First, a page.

by K. Sukumaran
Cite as : (1993) 4 SCC (Jour) 14
Mr Speaker has caught the public eye; in a manner unknown before.
Mr Speaker is a symbol of a lustrous wing of State. Undoubtedly so; for he is 'the official embodiment of the House'. He carries with him the sure of a hoary tradition. Respect is rightly due to that high office. In a sense the respect shown to Mr Speaker is as the head of an assemblage of the representatives of the people - those who are supreme.
The contribution made by the Speakers for nurturing healthy democratic conventions, appropriate constitutional practices and proper disciplining of thoughts is marvellous. The wakeful Speakers used to prick their ears to speeches of the Hon'ble members and preen their eyes to the Rules Book. We shall thank them for the sacrifices they made to create a majestic Parliament function flawlessly.
England has had a long procession of illustrious Speakers. In recent history we come across Speakers like Horace King who was succeeded by Selwyn Lloyd in 1971. Viscount Thonypandy is one who has chronicled the brightest and best aspects of Speakership in England. It is to the credit of the glorious tradition of that nation that even the strong Thatcher upheld the tradition of honouring the institution of Speaker overlooking party politics.1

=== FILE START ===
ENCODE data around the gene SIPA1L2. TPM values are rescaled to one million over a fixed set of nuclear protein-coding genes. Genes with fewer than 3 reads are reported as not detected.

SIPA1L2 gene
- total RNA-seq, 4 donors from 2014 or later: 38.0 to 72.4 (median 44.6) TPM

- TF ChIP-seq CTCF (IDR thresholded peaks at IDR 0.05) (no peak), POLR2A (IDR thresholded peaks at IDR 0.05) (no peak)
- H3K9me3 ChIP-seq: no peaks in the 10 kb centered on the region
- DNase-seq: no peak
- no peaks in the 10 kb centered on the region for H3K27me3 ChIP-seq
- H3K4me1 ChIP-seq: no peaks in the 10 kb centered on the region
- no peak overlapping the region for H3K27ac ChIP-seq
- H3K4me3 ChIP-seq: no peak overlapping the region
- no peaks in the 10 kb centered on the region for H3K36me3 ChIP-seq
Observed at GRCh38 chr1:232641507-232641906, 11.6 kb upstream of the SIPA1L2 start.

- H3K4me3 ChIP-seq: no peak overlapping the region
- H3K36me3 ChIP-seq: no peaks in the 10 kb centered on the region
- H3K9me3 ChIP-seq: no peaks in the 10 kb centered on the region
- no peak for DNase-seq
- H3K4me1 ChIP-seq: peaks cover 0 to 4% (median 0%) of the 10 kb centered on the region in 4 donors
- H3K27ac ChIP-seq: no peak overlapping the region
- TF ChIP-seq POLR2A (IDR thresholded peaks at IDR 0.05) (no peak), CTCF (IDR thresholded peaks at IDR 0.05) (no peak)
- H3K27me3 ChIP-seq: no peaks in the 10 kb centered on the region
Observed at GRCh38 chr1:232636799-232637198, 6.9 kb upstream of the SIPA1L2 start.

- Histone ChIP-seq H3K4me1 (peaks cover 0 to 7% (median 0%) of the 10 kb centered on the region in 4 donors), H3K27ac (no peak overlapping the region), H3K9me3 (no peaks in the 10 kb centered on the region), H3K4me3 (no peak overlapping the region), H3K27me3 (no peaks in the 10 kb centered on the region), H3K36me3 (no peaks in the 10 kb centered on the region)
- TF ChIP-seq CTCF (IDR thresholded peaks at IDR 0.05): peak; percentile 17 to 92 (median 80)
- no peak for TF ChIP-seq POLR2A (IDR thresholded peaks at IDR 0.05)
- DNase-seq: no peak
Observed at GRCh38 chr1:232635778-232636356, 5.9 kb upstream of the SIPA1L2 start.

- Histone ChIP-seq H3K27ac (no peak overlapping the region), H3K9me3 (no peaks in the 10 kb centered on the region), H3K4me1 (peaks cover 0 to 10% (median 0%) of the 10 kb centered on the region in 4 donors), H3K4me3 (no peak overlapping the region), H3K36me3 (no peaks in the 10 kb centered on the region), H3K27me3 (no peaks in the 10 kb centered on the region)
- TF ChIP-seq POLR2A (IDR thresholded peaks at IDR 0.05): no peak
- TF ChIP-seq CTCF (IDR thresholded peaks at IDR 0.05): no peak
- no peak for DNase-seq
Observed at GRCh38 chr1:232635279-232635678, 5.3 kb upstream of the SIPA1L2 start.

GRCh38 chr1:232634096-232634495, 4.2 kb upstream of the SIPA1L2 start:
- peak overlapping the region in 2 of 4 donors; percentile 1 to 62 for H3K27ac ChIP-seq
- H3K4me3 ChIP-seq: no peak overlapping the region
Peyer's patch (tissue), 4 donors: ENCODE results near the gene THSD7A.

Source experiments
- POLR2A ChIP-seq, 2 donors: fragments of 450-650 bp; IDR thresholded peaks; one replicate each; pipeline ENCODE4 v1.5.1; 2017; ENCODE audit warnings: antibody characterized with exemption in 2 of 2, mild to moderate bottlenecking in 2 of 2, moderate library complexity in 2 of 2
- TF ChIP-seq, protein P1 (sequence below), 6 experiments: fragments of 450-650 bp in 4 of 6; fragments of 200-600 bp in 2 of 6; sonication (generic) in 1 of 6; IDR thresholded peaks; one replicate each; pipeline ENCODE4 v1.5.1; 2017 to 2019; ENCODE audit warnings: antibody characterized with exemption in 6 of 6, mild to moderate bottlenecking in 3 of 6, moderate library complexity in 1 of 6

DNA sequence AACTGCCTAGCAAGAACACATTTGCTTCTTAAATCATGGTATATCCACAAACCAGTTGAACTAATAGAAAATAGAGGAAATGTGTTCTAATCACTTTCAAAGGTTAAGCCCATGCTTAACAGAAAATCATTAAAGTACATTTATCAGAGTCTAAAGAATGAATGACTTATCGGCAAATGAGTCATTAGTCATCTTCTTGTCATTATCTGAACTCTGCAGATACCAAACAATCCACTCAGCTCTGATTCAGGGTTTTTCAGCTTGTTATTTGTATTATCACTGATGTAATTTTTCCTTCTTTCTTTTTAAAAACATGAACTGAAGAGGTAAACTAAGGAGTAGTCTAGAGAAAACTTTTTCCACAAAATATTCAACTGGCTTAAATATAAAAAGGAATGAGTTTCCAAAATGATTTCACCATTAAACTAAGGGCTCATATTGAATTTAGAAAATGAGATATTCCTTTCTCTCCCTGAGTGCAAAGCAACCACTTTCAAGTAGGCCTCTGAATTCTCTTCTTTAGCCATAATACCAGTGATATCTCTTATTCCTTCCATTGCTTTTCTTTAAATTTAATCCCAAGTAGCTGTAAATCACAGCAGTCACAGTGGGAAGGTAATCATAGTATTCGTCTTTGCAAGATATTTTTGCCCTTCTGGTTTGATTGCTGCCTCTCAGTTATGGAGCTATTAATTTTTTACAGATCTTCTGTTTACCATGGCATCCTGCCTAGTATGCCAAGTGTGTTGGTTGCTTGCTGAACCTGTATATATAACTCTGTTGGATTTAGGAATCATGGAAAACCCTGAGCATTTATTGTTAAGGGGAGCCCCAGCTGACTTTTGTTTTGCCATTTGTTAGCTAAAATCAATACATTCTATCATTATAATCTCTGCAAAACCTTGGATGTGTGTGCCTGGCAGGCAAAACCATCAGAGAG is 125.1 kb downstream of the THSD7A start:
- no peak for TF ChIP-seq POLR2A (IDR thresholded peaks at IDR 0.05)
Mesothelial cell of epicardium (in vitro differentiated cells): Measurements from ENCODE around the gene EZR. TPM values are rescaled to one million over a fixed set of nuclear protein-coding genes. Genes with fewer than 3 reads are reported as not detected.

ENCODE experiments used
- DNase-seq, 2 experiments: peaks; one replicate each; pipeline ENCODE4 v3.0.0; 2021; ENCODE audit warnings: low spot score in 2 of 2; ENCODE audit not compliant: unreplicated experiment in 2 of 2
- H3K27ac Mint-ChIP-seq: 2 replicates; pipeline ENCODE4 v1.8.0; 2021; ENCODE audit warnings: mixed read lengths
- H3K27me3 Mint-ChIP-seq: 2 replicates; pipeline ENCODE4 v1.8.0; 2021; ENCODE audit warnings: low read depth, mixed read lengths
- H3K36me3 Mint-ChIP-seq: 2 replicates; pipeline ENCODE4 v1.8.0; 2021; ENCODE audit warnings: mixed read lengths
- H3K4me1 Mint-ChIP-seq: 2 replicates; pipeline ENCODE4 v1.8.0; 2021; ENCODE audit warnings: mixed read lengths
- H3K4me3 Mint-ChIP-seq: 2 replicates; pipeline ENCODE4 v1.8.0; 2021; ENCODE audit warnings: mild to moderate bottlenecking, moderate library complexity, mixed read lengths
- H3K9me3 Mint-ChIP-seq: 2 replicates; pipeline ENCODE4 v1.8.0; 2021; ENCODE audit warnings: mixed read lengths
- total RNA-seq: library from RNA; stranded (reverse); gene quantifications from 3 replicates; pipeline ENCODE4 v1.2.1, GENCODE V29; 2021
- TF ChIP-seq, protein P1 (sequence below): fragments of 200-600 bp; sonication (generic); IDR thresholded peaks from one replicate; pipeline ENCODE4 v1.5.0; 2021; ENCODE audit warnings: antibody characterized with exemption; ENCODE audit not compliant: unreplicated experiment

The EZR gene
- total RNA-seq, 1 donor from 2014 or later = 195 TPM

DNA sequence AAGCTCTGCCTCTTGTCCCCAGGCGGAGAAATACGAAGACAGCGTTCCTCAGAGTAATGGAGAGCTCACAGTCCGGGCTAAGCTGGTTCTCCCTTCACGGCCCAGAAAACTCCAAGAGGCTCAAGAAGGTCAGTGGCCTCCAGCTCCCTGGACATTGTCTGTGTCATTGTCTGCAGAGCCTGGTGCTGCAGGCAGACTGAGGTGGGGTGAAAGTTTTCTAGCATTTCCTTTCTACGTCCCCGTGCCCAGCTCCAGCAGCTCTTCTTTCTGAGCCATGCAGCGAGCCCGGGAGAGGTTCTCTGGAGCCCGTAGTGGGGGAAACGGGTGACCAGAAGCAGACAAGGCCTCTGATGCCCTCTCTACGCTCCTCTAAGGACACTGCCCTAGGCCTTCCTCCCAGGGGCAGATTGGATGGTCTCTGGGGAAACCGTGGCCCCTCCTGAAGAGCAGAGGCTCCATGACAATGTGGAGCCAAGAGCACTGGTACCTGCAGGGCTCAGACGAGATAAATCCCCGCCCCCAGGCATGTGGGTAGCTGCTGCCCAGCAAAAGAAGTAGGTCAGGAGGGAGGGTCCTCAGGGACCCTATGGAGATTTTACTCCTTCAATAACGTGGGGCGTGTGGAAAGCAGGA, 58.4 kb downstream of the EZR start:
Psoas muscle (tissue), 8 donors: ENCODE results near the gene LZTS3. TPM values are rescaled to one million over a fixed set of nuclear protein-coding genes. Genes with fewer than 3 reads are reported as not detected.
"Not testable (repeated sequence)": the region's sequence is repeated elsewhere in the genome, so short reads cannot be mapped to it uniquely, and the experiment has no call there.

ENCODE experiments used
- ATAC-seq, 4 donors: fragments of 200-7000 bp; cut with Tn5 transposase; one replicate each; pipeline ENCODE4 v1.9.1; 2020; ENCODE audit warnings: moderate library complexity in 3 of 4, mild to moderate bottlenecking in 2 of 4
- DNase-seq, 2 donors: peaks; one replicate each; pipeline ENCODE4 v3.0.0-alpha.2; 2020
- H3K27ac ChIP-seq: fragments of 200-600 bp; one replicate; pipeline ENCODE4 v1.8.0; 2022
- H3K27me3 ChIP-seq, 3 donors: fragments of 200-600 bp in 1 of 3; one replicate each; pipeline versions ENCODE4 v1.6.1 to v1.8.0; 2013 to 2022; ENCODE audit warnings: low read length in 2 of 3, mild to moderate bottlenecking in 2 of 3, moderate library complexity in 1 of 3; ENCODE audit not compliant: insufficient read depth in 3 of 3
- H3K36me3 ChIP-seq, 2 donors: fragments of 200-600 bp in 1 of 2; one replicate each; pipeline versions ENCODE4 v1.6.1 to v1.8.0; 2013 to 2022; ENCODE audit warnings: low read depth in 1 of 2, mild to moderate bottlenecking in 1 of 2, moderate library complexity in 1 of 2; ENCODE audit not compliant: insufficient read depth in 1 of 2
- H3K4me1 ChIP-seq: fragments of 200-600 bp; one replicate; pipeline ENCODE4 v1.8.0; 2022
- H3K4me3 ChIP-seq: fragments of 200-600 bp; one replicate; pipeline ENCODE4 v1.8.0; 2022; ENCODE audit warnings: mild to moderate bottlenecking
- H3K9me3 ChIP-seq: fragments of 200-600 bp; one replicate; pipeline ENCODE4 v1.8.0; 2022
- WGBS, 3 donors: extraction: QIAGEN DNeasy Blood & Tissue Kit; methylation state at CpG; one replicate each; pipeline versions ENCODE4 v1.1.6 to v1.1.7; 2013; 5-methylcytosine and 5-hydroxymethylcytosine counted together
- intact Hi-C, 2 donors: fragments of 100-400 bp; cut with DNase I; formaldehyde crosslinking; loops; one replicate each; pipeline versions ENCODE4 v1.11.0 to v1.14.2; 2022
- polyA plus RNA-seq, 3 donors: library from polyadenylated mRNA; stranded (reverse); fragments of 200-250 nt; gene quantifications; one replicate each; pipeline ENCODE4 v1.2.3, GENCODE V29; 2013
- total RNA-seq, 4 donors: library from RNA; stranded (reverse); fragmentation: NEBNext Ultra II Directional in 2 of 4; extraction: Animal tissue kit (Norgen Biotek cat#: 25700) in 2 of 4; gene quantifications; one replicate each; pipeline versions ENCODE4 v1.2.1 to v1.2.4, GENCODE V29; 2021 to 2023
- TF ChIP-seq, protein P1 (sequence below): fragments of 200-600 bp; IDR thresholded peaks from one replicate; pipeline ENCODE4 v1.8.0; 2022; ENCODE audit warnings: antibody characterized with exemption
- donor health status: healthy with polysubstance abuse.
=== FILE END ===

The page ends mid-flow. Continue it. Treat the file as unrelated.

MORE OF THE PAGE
It is said Mr Speaker represents Parliamentary privilege, and, Parliamentary privilege has its origin in Article 9 of the Bill of Rights 1688 which reads:
'That the freedom of speech and debates or proceedings in Parliament ought not be impeached or questioned in any Court or place out of Parliament.'
Protection of this privilege depended mostly on the personality of Mr Speaker. An examination of the history of this office in England would signify this fact.
Most Speakers have been noted for their humility. One of them refers to reading Erskine May, the Parliamentary Bible, every night before he went to bed. They acknowledge the value of precedent, something which guides and controls the thought processes of judges as well.
Many Speakers had to reckon with unhappy brushes with eminent members. (Members deplore Churchill's unhappy brushes with Speaker Clifton Brown). Brown had another misfortune as well of almost being arrested by a German Military Guard. Sir Norman Birkett, the English judge who was member of the Nuremburg Trial at the time arranged a party to all Parliamentary delegations in honour of Brown, but forgot to include his name among the list of guests. No one made it a point to raise a Privilege Issue either against the host or the soldier at his post.
A sense of humour quite often takes away a sting in a statement or the bitterness of an attack. Once, when a member in the opposite side was found vigorously shaking his head, an honourable member loudly interjected: ''Don't shake your head; I can hear it''. No Privilege Motion was drafted pointing out the implication of the remark, about a member being a zero. Such was, however, the reaction in Kerala, when in his characteristically ruthless manner a civilian Judge of the High Court, in the course of judicial proceedings in which he had the insularity of an immunity, made a remark about the elected members lacking and lagging in information and knowledge. Restraint and dignity lavishly displayed by those in charge of the situation averted an unhappy conflict.